The Bush presidency has given evangelicals access to power in an era of heightened awareness of world affairs among all Americans, an interest triggered by globalization and the terrorist attacks of Sept. 11, 2001, said John Green, senior fellow at the Pew Forum on Religion and Public Life. He described an "unusual moment when just about all religious communities in the United States are interested in foreign policy."

For much of the last century, a strain of isolationism permeated the evangelical world view, particularly in rural churches, said Allen Hertzke, a University of Oklahoma professor of religion and politics. He sees the evangelical engagement as a natural progression by some elements of the movement that advocated for abolition of slavery, for women's suffrage and for Prohibition.

During the Cold War, evangelicals supported Israel and opposed communism, lobbying Congress to admit Soviet Jews as refugees. In the early '90s, around the time of the Soviet Union's fall, the evangelical focus on domestic priorities like abortion began to change with a realization that domestic battles had yielded few substantive victories, Cizik said.

The shift also came amid growing awareness of what Hertzke calls a "tectonic shift," with 60 percent of the world's 2 billion Christians living in Africa, Asia or Latin America, compared with 20 percent in 1900. One reason for the awareness: A boom in short-term mission trips that put U.S. churchgoers in contact with counterparts in poorer nations.

That rings true with Dr. Walter McBride of Marietta's Eastside Baptist Church, who said he senses increased global awareness in his church.

"There are so many people who are hurting and being abused all over the world," said McBride, a 68-year-old retired physician who has gone on mission trips to Nigeria, the Philippines and Russia.

In the mid-1990s, evangelicals focused on persecuted Christians in places such as Algeria, Iran, Pakistan and Sudan at the urging of Michael Horowitz, a former Reagan administration official who became so influential in evangelical circles that a Baptist magazine named him one of its 10 prominent Christians in 1997, though he's Jewish.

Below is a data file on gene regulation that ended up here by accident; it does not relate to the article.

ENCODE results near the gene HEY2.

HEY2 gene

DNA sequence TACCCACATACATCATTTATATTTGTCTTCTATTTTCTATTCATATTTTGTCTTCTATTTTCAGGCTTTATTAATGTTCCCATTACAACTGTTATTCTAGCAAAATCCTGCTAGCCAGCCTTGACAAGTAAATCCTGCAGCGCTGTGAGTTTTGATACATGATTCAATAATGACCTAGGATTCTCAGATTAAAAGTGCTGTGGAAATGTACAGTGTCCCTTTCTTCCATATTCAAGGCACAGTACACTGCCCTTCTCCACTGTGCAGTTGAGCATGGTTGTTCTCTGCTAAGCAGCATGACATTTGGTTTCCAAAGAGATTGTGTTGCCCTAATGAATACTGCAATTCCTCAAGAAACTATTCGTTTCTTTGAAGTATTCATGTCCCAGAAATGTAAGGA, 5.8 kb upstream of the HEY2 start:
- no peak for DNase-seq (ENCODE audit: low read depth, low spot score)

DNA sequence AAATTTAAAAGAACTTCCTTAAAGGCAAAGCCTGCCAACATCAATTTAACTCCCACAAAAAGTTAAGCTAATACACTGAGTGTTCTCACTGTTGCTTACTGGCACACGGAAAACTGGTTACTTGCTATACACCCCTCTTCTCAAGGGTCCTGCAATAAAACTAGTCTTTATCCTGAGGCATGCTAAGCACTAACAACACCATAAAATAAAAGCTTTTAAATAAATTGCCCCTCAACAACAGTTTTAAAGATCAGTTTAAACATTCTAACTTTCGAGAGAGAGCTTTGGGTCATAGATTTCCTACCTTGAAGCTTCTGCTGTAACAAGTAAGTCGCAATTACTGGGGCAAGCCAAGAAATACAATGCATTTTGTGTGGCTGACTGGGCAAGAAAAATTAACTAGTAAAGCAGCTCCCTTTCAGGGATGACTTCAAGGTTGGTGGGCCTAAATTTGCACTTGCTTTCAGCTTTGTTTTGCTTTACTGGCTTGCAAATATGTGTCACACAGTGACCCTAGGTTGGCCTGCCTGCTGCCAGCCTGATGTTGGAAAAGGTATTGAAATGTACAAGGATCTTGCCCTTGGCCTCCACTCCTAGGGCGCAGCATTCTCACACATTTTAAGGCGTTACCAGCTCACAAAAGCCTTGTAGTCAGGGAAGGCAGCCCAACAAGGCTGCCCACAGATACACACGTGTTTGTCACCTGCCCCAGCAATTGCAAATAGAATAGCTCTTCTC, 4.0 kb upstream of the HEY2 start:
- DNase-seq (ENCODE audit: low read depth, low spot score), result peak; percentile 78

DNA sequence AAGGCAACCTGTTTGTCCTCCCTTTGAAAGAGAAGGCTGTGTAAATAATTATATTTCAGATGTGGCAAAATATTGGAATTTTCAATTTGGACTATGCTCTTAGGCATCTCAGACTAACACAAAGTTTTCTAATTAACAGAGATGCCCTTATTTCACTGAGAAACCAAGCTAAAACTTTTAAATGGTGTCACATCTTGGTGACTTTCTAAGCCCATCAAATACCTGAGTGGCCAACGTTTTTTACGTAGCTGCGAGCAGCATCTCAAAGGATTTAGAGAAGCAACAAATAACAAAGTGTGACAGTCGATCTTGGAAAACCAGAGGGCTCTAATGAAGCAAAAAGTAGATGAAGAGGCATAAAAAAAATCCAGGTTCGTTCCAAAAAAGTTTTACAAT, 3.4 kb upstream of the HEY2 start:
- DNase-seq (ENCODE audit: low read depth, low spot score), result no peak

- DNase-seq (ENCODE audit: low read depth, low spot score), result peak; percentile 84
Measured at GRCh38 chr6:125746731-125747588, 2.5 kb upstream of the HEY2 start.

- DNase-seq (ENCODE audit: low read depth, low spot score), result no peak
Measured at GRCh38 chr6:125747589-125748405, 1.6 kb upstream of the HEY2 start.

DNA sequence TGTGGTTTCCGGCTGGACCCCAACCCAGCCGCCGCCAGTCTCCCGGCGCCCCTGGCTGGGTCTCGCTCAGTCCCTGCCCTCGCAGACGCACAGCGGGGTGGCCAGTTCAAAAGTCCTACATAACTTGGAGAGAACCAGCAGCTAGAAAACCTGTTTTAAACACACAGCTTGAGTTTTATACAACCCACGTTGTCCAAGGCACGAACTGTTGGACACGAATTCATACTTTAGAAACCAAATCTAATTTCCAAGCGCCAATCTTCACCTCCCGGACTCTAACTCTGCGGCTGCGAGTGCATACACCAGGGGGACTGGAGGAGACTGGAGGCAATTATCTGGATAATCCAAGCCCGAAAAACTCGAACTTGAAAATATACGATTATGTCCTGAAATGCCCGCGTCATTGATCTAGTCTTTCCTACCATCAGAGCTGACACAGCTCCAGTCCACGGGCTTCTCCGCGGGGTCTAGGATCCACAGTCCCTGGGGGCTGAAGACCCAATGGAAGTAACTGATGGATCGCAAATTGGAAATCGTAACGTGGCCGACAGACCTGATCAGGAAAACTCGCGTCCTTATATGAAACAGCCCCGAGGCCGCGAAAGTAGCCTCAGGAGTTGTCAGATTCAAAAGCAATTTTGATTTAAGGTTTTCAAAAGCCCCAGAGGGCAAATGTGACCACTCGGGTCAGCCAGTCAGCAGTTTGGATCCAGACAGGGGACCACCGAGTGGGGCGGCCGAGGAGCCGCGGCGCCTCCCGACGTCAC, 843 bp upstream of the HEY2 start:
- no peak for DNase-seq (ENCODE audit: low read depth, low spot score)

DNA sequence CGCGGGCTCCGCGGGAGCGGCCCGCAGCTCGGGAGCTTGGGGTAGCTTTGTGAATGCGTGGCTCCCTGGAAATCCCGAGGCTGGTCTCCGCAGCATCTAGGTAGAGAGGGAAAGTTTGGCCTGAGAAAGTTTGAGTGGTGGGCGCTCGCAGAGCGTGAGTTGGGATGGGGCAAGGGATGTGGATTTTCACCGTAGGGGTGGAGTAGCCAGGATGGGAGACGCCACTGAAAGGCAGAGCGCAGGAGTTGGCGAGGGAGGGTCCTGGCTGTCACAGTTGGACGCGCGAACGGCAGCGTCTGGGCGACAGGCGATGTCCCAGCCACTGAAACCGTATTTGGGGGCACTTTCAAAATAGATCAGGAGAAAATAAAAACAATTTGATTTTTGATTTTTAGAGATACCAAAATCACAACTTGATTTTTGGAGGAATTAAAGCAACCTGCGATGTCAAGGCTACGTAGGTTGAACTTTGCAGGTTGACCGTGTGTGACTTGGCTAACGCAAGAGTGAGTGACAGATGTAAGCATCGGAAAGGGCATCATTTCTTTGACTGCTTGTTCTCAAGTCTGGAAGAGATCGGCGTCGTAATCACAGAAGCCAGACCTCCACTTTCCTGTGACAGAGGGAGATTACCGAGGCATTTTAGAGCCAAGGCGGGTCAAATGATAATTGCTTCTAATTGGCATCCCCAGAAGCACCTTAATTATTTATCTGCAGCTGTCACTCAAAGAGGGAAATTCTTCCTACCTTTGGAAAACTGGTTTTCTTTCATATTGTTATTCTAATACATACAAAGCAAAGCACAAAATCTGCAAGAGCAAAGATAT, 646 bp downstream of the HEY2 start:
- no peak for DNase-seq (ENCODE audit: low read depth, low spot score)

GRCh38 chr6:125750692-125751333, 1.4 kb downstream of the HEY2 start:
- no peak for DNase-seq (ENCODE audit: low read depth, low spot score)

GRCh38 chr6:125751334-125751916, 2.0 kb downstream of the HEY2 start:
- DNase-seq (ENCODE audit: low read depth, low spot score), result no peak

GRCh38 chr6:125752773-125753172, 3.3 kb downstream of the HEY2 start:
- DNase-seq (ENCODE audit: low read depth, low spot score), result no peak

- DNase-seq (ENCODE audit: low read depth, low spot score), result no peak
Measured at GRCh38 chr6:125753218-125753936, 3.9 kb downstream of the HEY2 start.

Evangelicals helped pressure Congress to pass the International Religious Freedom Act of 1998, which led the State Department to monitor religious freedom worldwide.

Then, evangelicals joined feminists to support the Trafficking Victims Protection Act of 2000. It seeks to help girls and women smuggled into the country and forced into prostitution.

Meanwhile, evangelicals in Bush's Texas hometown worked for peace in Sudan with human rights advocates, civil rights and Jewish leaders. The work led to the Sudan Peace Act of 2002, which pressured Sudan's Muslim regime to negotiate with a non-Muslim rebel group. They signed a peace deal this year, though the regime is now blamed for killings of Muslims in Darfur.

Last year, evangelicals helped secure passage of the North Korea Human Rights Act, which pressured the Communist regime for reforms and set aside millions of dollars to aid North Korean refugees.

Definitions of "evangelical" can be fluid, with some mainline Protestants holding evangelical beliefs. Scholars say evangelicals emphasize a personal conversion experience, share their faith and see the Bible as the authoritative word of God.

Their growing chorus has made them a lobby group with real clout even among politicians used to dealing only with the power-brokers and elites of the secular establishment.

"What's in a church bulletin has become more important than what's in the New York Times in terms of getting some members of Congress' attention," Hertzke said.